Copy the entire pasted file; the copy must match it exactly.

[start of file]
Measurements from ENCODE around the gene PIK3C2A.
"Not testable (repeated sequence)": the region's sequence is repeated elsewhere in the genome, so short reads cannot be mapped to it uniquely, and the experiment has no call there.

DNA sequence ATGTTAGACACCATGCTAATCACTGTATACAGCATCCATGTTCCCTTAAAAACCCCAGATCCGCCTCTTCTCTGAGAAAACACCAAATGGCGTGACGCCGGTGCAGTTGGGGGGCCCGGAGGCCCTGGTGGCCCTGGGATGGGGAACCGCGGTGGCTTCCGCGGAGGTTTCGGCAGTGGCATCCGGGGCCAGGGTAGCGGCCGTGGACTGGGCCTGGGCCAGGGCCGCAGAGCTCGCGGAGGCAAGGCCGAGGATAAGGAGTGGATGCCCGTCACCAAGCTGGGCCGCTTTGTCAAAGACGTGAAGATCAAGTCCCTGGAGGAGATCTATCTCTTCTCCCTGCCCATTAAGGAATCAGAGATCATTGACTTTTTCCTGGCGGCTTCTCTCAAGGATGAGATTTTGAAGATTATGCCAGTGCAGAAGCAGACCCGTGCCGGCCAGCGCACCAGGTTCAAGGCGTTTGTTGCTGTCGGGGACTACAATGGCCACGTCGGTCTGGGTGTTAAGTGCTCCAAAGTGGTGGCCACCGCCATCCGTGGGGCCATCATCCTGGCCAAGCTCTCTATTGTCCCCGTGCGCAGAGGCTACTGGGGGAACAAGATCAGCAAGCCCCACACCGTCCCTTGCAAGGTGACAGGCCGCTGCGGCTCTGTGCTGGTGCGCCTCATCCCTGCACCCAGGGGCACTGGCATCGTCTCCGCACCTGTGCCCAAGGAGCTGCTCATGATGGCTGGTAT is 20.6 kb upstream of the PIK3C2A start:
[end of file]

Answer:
Measurements from ENCODE around the gene PIK3C2A.
"Not testable (repeated sequence)": the region's sequence is repeated elsewhere in the genome, so short reads cannot be mapped to it uniquely, and the experiment has no call there.

DNA sequence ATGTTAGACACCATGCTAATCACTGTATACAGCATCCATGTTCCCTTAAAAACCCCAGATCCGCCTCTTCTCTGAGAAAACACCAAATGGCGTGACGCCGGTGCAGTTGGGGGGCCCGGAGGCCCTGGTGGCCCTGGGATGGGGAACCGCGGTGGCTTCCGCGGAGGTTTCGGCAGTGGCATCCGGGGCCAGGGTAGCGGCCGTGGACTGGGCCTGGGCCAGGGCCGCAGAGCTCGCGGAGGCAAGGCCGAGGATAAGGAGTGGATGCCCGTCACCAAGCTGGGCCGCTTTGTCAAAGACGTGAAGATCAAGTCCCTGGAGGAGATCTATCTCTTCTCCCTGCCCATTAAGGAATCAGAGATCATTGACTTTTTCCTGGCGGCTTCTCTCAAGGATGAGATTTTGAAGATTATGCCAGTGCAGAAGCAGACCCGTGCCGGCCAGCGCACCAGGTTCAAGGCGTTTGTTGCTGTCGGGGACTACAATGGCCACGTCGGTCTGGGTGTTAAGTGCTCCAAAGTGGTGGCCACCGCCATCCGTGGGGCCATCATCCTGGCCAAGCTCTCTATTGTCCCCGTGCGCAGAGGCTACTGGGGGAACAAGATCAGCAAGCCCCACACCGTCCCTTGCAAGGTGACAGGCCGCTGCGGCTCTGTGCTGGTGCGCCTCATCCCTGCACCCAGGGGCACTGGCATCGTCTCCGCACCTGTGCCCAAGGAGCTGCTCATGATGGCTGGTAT is 20.6 kb upstream of the PIK3C2A start: